Originally Posted by MC1 View Post
Appreciate your post and comments.
Please consider the use of a simple sway control device. There are circumstances out there on the road that can blindside anybody and that is when the safety devices kick in.

There are at least two schools of though concerning anti sway bars. One it's a safety item. Two is masks a real problem.
I believe that the safest and best thing you can do is make sure your trailer sway point is well above your traveling speed. Do the things you can control and you wont be so likely to have sway.
The ball and socket connection between the tow vehicle and the trailer are designed for easy pivoting, making the combination easier to negotiate corners. When a sway bar is introduced you stiffen or reduce the freedom of the ball and socket connection. This increased the side loading of trailer tires and depending on the tires and size of tow possibly the tow tires too.
With any reduction in traction, we pavement and etc., the trailer tires can break free of the pavement. The trailer then becomes a big pendulum and when it hits the far end of it's ark yank the tow around. Not a lot of fun.

My point is be careful with anti sway devices, they can be more dangerous than not having them.
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Old 09-23-2014, 11:18 AM   #11
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Originally Posted by Timber Wolf View Post
Amen! On our last trip I was going a little faster than I like (70 mph) hit a rough patch of road maybe swerved a little and before I knew it the tail was wagging the dog. And I drive a full size, long wheelbase pickup truck ahead of the Scamp. I reached down and hit the trailer brakes and little and things eased out but I had a few uncomforatable moments. I plan on adding some sway control before I head out on any long trips again. Looks like cheap insurance.
For many trailer 70 mph is probably getting pretty close to the sway speed. The answer might be to first slow down, second make sure the towing dynamics are as good as possible, (do what you can to raise the sway point)

I believe that keeping things well away from the point where sway can happen is the safest thing to do.
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Old 09-23-2014, 11:37 AM   #12
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What Bryon said. I do not tow at 70 although I have run up to that speed to see how the trailer tracked. Straight as an arrow, even when changing lanes. More importantly though, I prefer to keep things as simple as possible. On my bi-annual treks between Alaska and California, the fewer things there are to fail or break en-route, the better. Plus, everything on or around the tongue gets absolutely hammered on every trip. I would probably have to replace the sway control after each trip, if it even made it that far.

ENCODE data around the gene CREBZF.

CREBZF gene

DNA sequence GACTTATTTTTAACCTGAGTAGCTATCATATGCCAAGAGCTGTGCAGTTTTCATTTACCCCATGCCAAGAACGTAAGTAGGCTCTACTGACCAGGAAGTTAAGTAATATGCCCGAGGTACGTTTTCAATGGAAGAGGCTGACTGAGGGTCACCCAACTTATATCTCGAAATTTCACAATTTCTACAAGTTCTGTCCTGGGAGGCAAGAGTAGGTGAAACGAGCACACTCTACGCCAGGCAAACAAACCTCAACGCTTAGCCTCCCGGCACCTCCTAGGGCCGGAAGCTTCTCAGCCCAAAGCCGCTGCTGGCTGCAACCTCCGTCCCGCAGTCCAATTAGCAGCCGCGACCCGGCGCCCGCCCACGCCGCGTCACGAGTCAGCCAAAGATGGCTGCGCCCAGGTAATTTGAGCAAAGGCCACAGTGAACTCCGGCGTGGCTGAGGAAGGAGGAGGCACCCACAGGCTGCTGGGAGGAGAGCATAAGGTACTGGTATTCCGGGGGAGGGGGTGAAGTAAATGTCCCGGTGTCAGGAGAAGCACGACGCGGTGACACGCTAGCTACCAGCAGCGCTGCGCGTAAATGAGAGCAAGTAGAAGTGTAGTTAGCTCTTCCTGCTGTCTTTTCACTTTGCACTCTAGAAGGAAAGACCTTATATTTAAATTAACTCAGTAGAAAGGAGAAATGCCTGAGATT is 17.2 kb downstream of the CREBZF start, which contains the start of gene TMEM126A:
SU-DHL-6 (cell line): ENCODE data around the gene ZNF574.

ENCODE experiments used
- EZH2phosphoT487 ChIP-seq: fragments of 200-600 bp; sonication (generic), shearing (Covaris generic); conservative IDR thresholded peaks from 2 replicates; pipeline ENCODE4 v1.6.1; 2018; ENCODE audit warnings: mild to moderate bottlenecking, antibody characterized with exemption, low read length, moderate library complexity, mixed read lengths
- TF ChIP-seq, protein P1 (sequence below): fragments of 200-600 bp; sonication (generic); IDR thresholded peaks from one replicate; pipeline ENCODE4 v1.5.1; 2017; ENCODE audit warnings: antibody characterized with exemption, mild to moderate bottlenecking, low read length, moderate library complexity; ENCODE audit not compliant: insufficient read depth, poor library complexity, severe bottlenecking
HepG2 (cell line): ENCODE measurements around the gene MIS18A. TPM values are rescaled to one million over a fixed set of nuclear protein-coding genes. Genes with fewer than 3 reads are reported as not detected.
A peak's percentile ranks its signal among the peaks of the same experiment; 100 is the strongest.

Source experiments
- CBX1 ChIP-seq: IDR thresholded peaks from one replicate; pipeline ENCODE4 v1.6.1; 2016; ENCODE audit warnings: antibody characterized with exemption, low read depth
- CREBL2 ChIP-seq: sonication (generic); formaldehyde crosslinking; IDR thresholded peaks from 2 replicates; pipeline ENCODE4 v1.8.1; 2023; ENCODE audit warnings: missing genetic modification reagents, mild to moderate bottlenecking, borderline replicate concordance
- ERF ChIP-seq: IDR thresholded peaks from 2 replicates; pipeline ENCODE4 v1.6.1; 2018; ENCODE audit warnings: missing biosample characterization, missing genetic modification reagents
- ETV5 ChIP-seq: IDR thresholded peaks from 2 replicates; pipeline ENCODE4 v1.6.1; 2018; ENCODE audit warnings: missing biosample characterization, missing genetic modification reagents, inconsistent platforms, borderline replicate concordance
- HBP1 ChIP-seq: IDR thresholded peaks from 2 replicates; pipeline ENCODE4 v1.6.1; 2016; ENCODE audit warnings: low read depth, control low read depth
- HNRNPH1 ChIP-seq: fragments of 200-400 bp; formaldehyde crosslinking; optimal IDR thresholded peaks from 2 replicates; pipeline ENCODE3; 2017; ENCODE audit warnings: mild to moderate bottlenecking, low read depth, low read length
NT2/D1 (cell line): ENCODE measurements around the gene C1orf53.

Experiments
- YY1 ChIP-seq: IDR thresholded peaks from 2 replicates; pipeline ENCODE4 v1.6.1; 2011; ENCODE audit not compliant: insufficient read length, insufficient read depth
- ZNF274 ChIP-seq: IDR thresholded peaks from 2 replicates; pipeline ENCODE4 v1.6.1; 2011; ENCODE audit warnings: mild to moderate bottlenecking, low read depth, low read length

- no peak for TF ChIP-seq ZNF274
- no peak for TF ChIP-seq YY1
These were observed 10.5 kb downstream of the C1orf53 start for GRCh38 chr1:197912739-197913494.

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Old 09-23-2014, 11:54 AM   #13
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Originally Posted by Byron Kinnaman View Post

My point is be careful with anti sway devices, they can be more dangerous than not having them.
This is a good point Byron. Any anti sway device needs to be the correct one for the application and it needs to be installed and adjusted properly. Also note some are better than others.

Quality anti sway devices are made to last a long time. Our dual cams on our Reese Hitch are 40 years old and work as good as day one.

Quote:
Originally Posted by Byron Kinnaman View Post
There are at least two schools of though concerning anti sway bars. One it's a safety item. Two is masks a real problem.
I subscribe to..... One it's a safety item.

Real rig/sway problems should be dealt with in a responsible manner.
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Old 09-23-2014, 01:05 PM   #14
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Mike,

I want to dispel the idea that an anti-sway bar is a severe wear item

We have had the same anti-sway bar for 7 years. We travel over 7 months a year and have towed across Labrador when the Trans Labrador was a 1,000 mile dirt road. Outside of a little rust the anti-sway bar functions as well as the day we installed it.

It is a rather simple mechanism and really doesn't have a lot of wear parts. The most severe workout for the anti-sway bar seems to be when we back into a site.

We have towed a few 1,000 miles without one and virtually never had any sway. Our top speed is usually 62 mph (under our tire's limit).

I installed it when a more experienced, long time trailer 'tower' suggested it might be valuable in an emergency and only cost about $50.

On our trailer it's Ginny's job to connect it and tighten it. It literally takes a minute.

I agree it's purpose is NOT to 'control' every day sway.

In a NM wind storm the anti-sway bar served as an anchor to hold the Sat dish tripod in place, an unlisted multi-use item.......